I thought the Olympic Charter is supposed to ensure fair competitions among all athletes. But when the official committees themselves weren't listening to the coaches' warnings about the dangerous and unfair disadvantages of the events themselves, they're obviously contemplating on other priority. Perhaps all those advertisements fees, sponsorships, and security contracts got them rather excited about the bottom-line($105million alone for the luge track)? When all they can afford to say is that it was due to an "accident". At least the Emperors of Rome managed to get their people rather excited, with them hosting the gladiator games inside the Colosseum.[/sarcasm]

So what's your stake at displaying humanity on the podium? Name your price.
Posted 2/14/10
dom I am not really sure what your asking or wanting to people comment about, but i did watch the opening the Olympics where the guy died practicing for the luge event.
Posted 2/15/10 , edited 2/15/10

CecilTheDarkKnight_234 wrote:

dom I am not really sure what your asking or wanting to people comment about, but i did watch the opening the Olympics where the guy died practicing for the luge event.
That's the whole point. I was trying to pan out the biggest and most accurate Olympic picture possible, in order to get the readers to think. Not just merely react to a single perspective. Because that's the only way for the judgment to be fair, not swift.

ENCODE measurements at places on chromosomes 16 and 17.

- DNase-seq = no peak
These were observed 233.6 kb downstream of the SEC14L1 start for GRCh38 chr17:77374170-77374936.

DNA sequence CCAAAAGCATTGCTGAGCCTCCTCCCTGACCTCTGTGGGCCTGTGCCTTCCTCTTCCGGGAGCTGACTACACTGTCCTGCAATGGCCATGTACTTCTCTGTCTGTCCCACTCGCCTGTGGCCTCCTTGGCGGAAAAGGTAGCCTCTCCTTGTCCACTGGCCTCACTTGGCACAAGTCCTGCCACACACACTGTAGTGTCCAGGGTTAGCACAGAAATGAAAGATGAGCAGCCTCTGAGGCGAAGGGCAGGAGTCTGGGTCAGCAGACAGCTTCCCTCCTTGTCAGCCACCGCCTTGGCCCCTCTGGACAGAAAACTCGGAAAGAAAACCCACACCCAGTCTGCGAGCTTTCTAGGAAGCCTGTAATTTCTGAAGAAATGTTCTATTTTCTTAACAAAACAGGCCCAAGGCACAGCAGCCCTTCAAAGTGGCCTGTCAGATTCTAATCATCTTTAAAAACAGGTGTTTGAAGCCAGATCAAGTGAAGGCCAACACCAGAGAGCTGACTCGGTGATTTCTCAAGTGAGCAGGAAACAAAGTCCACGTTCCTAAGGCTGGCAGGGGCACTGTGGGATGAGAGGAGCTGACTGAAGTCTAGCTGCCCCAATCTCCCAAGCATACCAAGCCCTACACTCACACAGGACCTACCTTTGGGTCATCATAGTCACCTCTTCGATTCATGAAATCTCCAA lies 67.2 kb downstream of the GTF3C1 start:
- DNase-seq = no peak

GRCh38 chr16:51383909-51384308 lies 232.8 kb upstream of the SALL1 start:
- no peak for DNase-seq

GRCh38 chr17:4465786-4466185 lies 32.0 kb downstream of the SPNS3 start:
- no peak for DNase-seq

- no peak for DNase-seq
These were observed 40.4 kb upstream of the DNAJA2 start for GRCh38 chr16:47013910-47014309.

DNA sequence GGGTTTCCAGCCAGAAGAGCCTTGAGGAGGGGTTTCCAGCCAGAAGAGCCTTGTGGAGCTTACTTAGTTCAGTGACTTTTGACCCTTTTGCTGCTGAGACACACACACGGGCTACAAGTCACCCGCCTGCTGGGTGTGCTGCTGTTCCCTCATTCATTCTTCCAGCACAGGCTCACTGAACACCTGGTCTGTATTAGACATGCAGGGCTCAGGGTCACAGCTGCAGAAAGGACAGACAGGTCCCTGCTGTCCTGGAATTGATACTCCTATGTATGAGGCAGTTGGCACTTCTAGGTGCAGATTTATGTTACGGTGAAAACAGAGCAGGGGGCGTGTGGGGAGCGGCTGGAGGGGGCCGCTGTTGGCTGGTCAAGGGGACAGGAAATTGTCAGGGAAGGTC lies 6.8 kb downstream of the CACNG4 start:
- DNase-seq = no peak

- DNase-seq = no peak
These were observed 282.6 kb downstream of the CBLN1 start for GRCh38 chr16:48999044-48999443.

The truth is, even though the IOC and VANOC had released their official statement about the cause of death of Nodar Kumaritashvili to be "human error". They never considered the possibility that they were erroneous with their decision of allowing amateurs to train on professional level. And just because the officials claimed to be the authorities in their decision making process, their findings is therefore final.

But how can that be? When I was able to draw a different conclusion with the same evidences, and thus I held them responsible for Nodar's death. If the Olympic Committees can say that Nodar's own carelessness had cost him his life, then I can equally say that their own recklessness had resulted in them defusing their responsibility of fair-play. When they were only interested in the bottom-line, and not them observing and upholding the spirit of Olympic; you know, with "friendship, solidarity, and fair-play". Not petty rhetoric when they lack the courage to face their own challenges.